DNA double-strand breaks (DSBs) are the most severe type of DNA damage. DSBs are repaired by non-homologous end-joining or homology directed repair (HDR). Identifying novel small molecules that affect HDR is of great importance both for research use and therapy. Molecules that elevate HDR may improve gene targeting whereas inhibiting molecules can be used for chemotherapy, since some of the cancers are more sensitive to repair impairment. Here, we performed a high-throughput chemical screen for FDA approved drugs, which affect HDR in cancer cells. We found that HDR frequencies are increased by retinoic acid and Idoxuridine and reduced by the antihypertensive drug Spironolactone. We further revealed that Spironolactone impairs Rad51 foci formation, sensitizes cancer cells to DNA damaging agents, to Poly (ADP-ribose) polymerase (PARP) inhibitors and cross-linking agents and inhibits tumor growth in xenografts, in mice. This study suggests Spironolactone as a new candidate for chemotherapy.
View Article and Find Full Text PDF

Download full-text PDF

Source
http://dx.doi.org/10.1093/nar/gku217DOI Listing
http://www.ncbi.nlm.nih.gov/pmc/articles/PMC4027216PMC
May 2014

A small molecule screen identifies an inhibitor of DNA repair inducing the degradation of TFIIH and the chemosensitization of tumor cells to platinum.

Chem Biol 2014 Mar 6;21(3):398-407. Epub 2014 Feb 6.

IGBMC, Department of Functional Genomics and Cancer, Equipe Labellisée Ligue 2014, CNRS/INSERM/Université de Strasbourg, BP 163, 67404 Illkirch Cedex, CU Strasbourg, France. Electronic address:

Nucleotide excision repair (NER) removes DNA lesions resulting from exposure to UV irradiation or chemical agents such as platinum-based drugs used as anticancer molecules. Pharmacological inhibition of NER is expected to enhance chemosensitivity but nontoxic NER inhibitors are rare. Using a drug repositioning approach, we identify spironolactone (SP), an antagonist of aldosterone, as a potent NER inhibitor. We found that SP promotes a rapid and reversible degradation of XPB, a subunit of transcription/repair factor TFIIH. Such degradation depends both on ubiquitin-activating enzyme and on the 26S proteasome. Supplementation of extracts from SP-treated cells with purified TFIIH restored TFIIH-dependent repair and transcription activities in vitro, demonstrating the specific impact of SP on two fundamental functions of TFIIH. Finally, SP potentiated the cytotoxicity of platinum derivatives toward tumor cells, making it a potential therapeutic and research tool.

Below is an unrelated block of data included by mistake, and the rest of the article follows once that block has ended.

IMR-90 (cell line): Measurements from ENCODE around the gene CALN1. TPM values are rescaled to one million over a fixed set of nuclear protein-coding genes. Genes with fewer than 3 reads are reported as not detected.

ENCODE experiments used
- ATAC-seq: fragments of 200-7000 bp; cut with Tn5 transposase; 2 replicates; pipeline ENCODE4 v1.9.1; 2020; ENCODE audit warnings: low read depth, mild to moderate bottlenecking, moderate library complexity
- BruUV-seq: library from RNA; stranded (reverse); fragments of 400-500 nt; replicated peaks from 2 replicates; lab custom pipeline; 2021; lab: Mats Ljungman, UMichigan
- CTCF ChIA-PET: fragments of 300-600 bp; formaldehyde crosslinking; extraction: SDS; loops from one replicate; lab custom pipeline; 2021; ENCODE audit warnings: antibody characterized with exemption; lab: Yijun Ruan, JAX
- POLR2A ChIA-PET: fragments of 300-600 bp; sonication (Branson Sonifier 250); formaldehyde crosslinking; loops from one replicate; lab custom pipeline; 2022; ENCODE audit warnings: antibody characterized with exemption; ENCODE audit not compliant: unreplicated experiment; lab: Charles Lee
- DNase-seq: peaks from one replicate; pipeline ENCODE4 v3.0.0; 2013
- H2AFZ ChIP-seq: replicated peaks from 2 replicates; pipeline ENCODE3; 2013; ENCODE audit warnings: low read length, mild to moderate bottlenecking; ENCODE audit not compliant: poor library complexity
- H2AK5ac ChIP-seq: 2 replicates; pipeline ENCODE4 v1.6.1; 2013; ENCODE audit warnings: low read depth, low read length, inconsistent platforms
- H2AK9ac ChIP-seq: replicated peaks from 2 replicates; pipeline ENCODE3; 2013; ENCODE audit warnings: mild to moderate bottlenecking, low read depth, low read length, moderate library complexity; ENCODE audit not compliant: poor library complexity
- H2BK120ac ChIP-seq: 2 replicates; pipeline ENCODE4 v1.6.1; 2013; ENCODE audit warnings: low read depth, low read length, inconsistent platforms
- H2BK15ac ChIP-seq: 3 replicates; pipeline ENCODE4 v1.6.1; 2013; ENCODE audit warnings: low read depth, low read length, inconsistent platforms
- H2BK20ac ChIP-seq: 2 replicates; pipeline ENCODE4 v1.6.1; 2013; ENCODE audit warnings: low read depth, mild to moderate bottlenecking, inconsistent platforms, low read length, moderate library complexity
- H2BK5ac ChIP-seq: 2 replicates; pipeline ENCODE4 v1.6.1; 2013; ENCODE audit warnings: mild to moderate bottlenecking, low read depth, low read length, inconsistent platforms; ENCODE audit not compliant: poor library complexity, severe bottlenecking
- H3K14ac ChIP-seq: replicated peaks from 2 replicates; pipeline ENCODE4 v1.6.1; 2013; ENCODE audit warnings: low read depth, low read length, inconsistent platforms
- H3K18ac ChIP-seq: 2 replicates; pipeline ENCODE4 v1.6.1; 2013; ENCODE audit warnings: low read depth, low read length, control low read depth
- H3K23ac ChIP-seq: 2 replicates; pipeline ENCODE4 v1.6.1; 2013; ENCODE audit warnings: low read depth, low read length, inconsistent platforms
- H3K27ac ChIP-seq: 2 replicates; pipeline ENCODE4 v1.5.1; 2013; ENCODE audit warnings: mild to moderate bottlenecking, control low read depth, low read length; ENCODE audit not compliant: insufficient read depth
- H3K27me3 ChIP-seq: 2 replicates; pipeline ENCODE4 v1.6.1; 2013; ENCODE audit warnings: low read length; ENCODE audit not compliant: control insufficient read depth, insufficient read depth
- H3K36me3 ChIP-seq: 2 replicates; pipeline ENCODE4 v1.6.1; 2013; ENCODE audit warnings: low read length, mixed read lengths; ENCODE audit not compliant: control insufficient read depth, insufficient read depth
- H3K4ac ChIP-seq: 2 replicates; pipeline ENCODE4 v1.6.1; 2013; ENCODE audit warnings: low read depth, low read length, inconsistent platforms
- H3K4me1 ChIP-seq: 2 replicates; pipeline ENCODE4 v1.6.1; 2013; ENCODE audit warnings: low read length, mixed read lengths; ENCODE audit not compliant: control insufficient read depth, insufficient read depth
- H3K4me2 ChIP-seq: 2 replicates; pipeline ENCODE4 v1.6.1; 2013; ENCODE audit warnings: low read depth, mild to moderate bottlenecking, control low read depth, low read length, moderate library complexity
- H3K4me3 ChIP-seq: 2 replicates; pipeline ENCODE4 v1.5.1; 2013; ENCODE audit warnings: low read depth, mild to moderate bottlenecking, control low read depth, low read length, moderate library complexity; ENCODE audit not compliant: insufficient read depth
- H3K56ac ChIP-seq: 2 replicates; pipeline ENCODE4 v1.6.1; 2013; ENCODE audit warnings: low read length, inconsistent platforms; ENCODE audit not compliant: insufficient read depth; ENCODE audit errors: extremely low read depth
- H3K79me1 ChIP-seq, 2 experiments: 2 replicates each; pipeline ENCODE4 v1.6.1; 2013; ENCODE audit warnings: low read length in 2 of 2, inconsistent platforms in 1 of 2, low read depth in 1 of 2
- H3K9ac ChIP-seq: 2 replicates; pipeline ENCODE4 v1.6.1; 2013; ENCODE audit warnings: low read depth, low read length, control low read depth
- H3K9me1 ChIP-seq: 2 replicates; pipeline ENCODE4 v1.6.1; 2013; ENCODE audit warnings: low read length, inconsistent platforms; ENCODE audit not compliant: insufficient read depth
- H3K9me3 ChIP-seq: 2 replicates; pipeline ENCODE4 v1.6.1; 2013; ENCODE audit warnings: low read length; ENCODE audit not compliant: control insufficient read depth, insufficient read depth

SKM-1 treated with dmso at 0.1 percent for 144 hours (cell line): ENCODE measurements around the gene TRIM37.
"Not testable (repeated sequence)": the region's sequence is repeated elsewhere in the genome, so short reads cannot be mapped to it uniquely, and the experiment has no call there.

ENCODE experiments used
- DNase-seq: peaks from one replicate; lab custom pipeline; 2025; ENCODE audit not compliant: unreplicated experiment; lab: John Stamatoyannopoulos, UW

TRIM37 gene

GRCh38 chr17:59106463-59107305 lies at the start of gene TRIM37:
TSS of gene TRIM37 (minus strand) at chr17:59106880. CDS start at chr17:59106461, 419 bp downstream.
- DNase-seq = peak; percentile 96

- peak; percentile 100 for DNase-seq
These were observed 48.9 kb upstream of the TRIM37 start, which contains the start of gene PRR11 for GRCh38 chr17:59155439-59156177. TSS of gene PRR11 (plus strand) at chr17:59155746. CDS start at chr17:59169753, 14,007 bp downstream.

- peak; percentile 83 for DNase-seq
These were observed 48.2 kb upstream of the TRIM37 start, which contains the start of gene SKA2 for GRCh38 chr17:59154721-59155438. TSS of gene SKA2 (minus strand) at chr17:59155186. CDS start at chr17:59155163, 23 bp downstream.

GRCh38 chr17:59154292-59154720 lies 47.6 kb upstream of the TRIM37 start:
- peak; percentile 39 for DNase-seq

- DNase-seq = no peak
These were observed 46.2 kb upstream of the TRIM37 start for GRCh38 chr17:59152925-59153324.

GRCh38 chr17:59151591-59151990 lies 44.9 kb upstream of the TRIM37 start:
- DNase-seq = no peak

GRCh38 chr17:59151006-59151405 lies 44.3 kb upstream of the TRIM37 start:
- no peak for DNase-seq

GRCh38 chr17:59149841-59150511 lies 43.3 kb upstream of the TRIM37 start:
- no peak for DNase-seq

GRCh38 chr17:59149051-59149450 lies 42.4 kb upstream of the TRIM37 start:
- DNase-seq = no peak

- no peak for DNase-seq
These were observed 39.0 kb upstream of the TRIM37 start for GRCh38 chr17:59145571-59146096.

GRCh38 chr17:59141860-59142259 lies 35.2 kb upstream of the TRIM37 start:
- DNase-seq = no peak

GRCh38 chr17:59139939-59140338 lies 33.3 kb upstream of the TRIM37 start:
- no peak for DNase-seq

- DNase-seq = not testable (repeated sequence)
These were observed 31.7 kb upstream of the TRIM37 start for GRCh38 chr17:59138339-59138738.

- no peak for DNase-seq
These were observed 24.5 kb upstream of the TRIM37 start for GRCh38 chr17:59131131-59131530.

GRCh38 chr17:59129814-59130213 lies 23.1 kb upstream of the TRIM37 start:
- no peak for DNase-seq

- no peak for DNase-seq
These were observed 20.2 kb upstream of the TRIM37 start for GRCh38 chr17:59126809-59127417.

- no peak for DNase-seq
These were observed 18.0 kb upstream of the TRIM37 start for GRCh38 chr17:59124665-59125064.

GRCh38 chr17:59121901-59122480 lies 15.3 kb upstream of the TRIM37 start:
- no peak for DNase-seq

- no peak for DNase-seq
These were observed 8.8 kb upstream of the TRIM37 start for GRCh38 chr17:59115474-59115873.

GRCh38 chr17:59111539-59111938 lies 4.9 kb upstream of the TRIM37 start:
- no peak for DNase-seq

View Article and Find Full Text PDF

Download full-text PDF

Source
http://dx.doi.org/10.1016/j.chembiol.2013.12.014DOI Listing
March 2014

The human TREX-2 complex is stably associated with the nuclear pore basket.

J Cell Sci 2013 Jun 16;126(Pt 12):2656-67. Epub 2013 Apr 16.

Cellular Signaling and Nuclear Dynamics Program, Institut de Génétique et de Biologie Moléculaire et Cellulaire (IGBMC), CNRS UMR 7104, INSERM U964, Université de Strasbourg, BP 10142 - 67404 ILLKIRCH Cedex, CU de Strasbourg, France.

In eukaryotes, mRNA export involves many evolutionarily conserved factors that carry the nascent transcript to the nuclear pore complex (NPC). The THO/TREX complex couples transcription to mRNA export and recruits the mRNA export receptor NXF1 for the transport of messenger ribonucleoprotein particles (mRNP) to the NPC. The transcription and export complex 2 (TREX-2) was suggested to interact with NXF1 and to shuttle between transcription sites and the NPC. Here, we characterize the dynamics of human TREX-2 and show that it stably associates with the NPC basket. Moreover, the association of TREX-2 with the NPC requires the basket nucleoporins NUP153 and TPR, but is independent of transcription. Differential profiles of mRNA nuclear accumulation reveal that TREX-2 functions similarly to basket nucleoporins, but differently from NXF1. Thus, our results show that TREX-2 is an NPC-associated complex in mammalian cells and suggest that it is involved in putative NPC basket-related functions.
View Article and Find Full Text PDF

Download full-text PDF

Source
http://dx.doi.org/10.1242/jcs.118000DOI Listing
June 2013

HRas signal transduction promotes hepatitis C virus cell entry by triggering assembly of the host tetraspanin receptor complex.

Cell Host Microbe 2013 Mar;13(3):302-13

Inserm, U1110, Institut de Virologie, 67000 Strasbourg, France.